The Kreinitz Tree Diversity Experiment
The Kreinitz Experiment was set up in fall 2005 by the Helmholtz Centre for Environmental Research – UFZ to study the effects of tree and litter diversity on ecosystem functioning. It is one out of currently 17 experiments within TreeDivNet, the global network of tree diversity experiments. Six temperate tree species, native to central-European forests and representing a range of leaf chemistry and decomposition rates, were used for the experiment: common ash (Fraxinus excelsior), small-leaved lime (Tilia cordata), European beech (Fagus sylvatica), sessile oak (Quercus petraea), Norway spruce (Picea abies), and Scots pine (Pinus sylvestris). The experiment consists of 98 plots (25 m2 each with 30 tree individuals), representing two replicates of all monocultures, all 2-species, 3-species and 5-species combinations, the 6-species mixture, and control plots without trees.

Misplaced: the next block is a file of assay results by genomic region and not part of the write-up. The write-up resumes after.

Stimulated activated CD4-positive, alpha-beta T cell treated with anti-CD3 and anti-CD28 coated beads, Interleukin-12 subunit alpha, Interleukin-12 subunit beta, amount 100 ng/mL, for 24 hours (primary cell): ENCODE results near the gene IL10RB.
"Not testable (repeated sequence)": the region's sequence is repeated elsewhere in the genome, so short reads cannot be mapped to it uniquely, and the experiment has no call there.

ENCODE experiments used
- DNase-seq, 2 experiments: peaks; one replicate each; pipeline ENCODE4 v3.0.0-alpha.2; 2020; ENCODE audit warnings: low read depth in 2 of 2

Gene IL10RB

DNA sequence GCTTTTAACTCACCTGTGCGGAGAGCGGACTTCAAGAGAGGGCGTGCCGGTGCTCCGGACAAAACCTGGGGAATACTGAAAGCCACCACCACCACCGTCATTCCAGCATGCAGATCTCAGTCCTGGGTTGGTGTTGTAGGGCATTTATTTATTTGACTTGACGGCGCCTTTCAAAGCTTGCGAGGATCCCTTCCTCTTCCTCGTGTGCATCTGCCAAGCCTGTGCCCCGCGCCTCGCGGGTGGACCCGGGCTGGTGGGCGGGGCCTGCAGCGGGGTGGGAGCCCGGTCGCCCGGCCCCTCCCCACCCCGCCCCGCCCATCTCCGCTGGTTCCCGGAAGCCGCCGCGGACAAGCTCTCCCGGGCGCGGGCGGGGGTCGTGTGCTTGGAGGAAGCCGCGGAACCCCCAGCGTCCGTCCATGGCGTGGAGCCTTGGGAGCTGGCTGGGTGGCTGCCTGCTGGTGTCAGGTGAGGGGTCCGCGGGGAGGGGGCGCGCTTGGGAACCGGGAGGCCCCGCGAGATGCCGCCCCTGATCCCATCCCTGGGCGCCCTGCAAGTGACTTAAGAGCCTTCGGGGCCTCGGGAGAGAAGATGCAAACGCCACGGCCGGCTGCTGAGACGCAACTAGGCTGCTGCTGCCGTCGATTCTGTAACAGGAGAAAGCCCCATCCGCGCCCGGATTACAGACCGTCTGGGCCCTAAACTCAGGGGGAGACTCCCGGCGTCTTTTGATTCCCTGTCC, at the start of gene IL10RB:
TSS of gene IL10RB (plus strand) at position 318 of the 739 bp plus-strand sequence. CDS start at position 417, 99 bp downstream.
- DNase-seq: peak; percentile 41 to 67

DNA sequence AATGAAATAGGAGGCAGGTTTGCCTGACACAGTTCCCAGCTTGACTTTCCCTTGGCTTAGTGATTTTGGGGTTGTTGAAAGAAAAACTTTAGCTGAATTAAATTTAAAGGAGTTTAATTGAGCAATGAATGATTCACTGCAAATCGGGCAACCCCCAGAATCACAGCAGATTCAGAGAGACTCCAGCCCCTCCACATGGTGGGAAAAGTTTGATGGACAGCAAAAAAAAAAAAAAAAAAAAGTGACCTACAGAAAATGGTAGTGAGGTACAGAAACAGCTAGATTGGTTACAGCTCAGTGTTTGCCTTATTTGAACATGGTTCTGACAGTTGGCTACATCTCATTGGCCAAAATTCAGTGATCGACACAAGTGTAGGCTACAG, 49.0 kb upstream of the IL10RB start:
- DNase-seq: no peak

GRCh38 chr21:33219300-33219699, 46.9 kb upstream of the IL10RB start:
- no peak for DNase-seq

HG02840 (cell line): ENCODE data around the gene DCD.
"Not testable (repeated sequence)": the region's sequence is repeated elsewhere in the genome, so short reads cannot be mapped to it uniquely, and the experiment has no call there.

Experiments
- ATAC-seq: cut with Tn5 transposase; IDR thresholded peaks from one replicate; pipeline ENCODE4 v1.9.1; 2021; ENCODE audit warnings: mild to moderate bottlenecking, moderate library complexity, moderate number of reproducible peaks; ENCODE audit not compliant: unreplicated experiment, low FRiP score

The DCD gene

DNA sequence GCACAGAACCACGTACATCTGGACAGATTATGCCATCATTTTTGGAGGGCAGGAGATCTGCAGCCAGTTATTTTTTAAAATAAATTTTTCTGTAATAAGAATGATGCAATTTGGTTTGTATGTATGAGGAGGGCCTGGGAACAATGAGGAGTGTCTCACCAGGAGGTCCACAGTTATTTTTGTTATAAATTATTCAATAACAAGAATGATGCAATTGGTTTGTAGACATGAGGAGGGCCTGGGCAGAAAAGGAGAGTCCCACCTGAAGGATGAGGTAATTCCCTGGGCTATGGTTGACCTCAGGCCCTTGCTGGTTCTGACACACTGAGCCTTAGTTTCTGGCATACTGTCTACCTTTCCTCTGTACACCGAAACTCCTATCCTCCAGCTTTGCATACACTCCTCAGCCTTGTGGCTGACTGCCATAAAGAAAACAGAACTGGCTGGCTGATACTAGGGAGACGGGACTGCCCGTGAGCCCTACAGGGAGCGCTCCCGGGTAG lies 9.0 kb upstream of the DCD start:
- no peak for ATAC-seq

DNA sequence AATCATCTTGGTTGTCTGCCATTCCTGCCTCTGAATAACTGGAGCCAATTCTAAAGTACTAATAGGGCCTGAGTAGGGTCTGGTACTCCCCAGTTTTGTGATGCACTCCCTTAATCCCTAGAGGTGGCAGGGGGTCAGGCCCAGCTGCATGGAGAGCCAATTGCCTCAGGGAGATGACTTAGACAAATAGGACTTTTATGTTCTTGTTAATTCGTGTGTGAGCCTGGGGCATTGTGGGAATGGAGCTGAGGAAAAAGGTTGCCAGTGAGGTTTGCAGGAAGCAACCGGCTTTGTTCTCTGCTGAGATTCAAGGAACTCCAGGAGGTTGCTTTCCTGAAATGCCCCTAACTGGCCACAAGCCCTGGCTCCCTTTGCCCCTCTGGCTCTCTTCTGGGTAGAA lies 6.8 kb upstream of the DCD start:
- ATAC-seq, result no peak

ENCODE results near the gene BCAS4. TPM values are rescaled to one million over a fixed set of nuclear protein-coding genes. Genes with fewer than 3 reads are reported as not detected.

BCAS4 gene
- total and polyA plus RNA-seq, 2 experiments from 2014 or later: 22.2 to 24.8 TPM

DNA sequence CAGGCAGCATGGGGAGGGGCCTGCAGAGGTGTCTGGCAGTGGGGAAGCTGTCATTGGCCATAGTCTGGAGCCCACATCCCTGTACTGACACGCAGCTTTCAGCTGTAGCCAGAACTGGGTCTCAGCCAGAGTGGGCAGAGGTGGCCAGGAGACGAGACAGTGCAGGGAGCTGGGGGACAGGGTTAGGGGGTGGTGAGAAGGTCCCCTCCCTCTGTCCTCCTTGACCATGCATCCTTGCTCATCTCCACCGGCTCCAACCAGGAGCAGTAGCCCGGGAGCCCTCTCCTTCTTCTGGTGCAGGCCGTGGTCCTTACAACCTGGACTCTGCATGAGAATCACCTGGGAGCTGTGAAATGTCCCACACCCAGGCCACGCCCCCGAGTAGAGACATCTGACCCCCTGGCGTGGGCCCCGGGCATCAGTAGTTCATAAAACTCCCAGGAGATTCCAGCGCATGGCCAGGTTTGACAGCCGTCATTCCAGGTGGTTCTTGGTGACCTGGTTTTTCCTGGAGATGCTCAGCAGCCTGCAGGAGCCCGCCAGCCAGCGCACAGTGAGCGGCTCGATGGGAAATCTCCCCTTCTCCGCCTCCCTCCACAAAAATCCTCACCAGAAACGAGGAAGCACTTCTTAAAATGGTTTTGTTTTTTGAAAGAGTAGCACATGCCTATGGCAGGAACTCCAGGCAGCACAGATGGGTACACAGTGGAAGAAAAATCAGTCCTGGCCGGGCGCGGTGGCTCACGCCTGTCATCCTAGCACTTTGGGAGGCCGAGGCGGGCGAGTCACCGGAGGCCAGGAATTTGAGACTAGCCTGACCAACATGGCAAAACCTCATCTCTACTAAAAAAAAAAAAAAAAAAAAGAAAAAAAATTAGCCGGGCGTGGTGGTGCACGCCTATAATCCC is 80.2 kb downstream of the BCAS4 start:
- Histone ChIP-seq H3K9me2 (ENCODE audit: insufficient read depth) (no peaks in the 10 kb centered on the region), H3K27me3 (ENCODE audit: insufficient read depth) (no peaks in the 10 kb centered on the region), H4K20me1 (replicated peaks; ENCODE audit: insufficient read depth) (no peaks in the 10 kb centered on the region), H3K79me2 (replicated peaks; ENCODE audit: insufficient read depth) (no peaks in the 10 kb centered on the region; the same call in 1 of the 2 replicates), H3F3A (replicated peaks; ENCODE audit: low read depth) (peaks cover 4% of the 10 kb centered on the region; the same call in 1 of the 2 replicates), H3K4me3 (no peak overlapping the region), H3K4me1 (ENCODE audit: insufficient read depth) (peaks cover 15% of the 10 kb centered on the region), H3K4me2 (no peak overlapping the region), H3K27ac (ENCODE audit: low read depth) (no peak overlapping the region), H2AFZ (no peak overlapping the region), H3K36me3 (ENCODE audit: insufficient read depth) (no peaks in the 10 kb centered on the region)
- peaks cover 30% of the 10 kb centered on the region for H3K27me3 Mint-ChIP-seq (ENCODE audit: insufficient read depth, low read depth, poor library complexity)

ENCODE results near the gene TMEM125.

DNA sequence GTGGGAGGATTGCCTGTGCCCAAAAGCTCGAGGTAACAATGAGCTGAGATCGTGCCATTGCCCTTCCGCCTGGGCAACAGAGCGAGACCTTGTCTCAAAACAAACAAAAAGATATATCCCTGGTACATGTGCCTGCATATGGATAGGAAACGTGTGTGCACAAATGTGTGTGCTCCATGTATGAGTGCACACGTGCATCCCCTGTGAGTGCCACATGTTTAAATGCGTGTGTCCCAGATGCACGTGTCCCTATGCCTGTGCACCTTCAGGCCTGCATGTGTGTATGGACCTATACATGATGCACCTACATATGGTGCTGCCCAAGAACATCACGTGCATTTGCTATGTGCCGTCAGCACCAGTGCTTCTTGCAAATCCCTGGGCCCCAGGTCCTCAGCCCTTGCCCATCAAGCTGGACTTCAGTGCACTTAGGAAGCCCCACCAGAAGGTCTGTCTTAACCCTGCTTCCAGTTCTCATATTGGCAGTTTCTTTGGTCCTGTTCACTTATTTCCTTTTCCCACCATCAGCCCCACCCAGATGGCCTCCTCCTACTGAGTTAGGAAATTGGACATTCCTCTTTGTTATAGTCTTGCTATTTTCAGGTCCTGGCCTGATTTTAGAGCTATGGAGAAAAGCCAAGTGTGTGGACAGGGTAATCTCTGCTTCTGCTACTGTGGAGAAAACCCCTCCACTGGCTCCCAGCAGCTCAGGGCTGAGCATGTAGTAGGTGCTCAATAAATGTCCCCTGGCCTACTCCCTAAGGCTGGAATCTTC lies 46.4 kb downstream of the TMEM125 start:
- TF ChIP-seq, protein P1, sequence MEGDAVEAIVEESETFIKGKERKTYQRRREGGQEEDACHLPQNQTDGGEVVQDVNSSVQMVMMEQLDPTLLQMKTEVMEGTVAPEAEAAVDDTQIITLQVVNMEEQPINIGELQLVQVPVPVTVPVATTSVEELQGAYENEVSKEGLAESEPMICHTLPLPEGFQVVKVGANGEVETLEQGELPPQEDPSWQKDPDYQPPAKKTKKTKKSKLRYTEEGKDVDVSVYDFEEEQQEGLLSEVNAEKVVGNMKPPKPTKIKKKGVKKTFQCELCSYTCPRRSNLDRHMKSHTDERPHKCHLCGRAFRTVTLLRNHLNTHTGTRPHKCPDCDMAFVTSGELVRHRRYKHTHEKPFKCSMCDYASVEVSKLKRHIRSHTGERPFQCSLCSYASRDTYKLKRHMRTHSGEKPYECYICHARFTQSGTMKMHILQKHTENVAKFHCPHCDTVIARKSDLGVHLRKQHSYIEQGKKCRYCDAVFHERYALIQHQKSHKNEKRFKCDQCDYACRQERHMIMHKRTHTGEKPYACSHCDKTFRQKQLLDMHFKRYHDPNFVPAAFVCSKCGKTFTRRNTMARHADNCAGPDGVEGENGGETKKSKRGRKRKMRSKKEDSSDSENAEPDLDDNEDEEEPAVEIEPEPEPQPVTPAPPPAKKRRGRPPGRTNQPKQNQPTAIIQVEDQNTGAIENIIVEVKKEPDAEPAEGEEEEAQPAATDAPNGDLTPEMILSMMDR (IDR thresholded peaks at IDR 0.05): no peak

- Effects of tree diversity on diversity, species composition and abundance of other organisms and trophic levels, such as mycorrhizal fungi and other soil microbes, soil invertebrates, pathogens and herbivorous insects
- Effects of tree diversity on various ecosystem processes such as plant growth, litter production and decomposition, pools and turnover of soil organic matter, as well as associated ecosystem services, such as forest productivity, pest regulation, carbon sequestration, or preservation of biodiversity
- Location: Next to Zeithain-Kreinitz (Saxony), reforestation on a former arable field
- Platform type: Field experiment
- Research groups involved: Scientists from the UFZ, iDiv, Leipzig University, University of Halle, Humboldt University Berlin, Free University Berlin and others
Dr. Harald Auge